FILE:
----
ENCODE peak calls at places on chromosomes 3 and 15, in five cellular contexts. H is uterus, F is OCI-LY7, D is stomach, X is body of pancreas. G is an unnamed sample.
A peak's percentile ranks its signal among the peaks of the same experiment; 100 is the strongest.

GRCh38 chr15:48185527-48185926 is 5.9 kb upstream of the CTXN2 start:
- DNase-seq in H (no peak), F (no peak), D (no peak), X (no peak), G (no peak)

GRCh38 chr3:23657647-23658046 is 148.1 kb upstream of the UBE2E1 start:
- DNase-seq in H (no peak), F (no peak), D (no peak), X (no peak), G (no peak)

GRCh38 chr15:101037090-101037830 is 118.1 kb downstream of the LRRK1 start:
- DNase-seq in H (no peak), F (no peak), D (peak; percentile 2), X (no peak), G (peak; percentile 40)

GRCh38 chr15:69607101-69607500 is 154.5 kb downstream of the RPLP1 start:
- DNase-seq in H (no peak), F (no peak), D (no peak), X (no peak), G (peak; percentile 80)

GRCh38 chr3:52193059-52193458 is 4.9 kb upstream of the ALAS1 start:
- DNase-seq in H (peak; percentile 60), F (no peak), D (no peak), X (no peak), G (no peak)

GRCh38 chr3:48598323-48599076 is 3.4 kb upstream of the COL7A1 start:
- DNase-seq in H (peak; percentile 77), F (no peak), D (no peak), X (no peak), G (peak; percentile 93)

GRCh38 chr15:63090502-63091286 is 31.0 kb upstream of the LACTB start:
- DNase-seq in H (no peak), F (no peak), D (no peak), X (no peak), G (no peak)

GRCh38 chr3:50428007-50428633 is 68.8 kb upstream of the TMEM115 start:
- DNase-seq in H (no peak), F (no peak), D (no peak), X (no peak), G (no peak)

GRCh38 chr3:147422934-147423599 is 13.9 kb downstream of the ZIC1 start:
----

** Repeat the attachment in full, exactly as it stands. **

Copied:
ENCODE peak calls at places on chromosomes 3 and 15, in five cellular contexts. H is uterus, F is OCI-LY7, D is stomach, X is body of pancreas. G is an unnamed sample.
A peak's percentile ranks its signal among the peaks of the same experiment; 100 is the strongest.

GRCh38 chr15:48185527-48185926 is 5.9 kb upstream of the CTXN2 start:
- DNase-seq in H (no peak), F (no peak), D (no peak), X (no peak), G (no peak)

GRCh38 chr3:23657647-23658046 is 148.1 kb upstream of the UBE2E1 start:
- DNase-seq in H (no peak), F (no peak), D (no peak), X (no peak), G (no peak)

GRCh38 chr15:101037090-101037830 is 118.1 kb downstream of the LRRK1 start:
- DNase-seq in H (no peak), F (no peak), D (peak; percentile 2), X (no peak), G (peak; percentile 40)

GRCh38 chr15:69607101-69607500 is 154.5 kb downstream of the RPLP1 start:
- DNase-seq in H (no peak), F (no peak), D (no peak), X (no peak), G (peak; percentile 80)

GRCh38 chr3:52193059-52193458 is 4.9 kb upstream of the ALAS1 start:
- DNase-seq in H (peak; percentile 60), F (no peak), D (no peak), X (no peak), G (no peak)

GRCh38 chr3:48598323-48599076 is 3.4 kb upstream of the COL7A1 start:
- DNase-seq in H (peak; percentile 77), F (no peak), D (no peak), X (no peak), G (peak; percentile 93)

GRCh38 chr15:63090502-63091286 is 31.0 kb upstream of the LACTB start:
- DNase-seq in H (no peak), F (no peak), D (no peak), X (no peak), G (no peak)

GRCh38 chr3:50428007-50428633 is 68.8 kb upstream of the TMEM115 start:
- DNase-seq in H (no peak), F (no peak), D (no peak), X (no peak), G (no peak)

GRCh38 chr3:147422934-147423599 is 13.9 kb downstream of the ZIC1 start: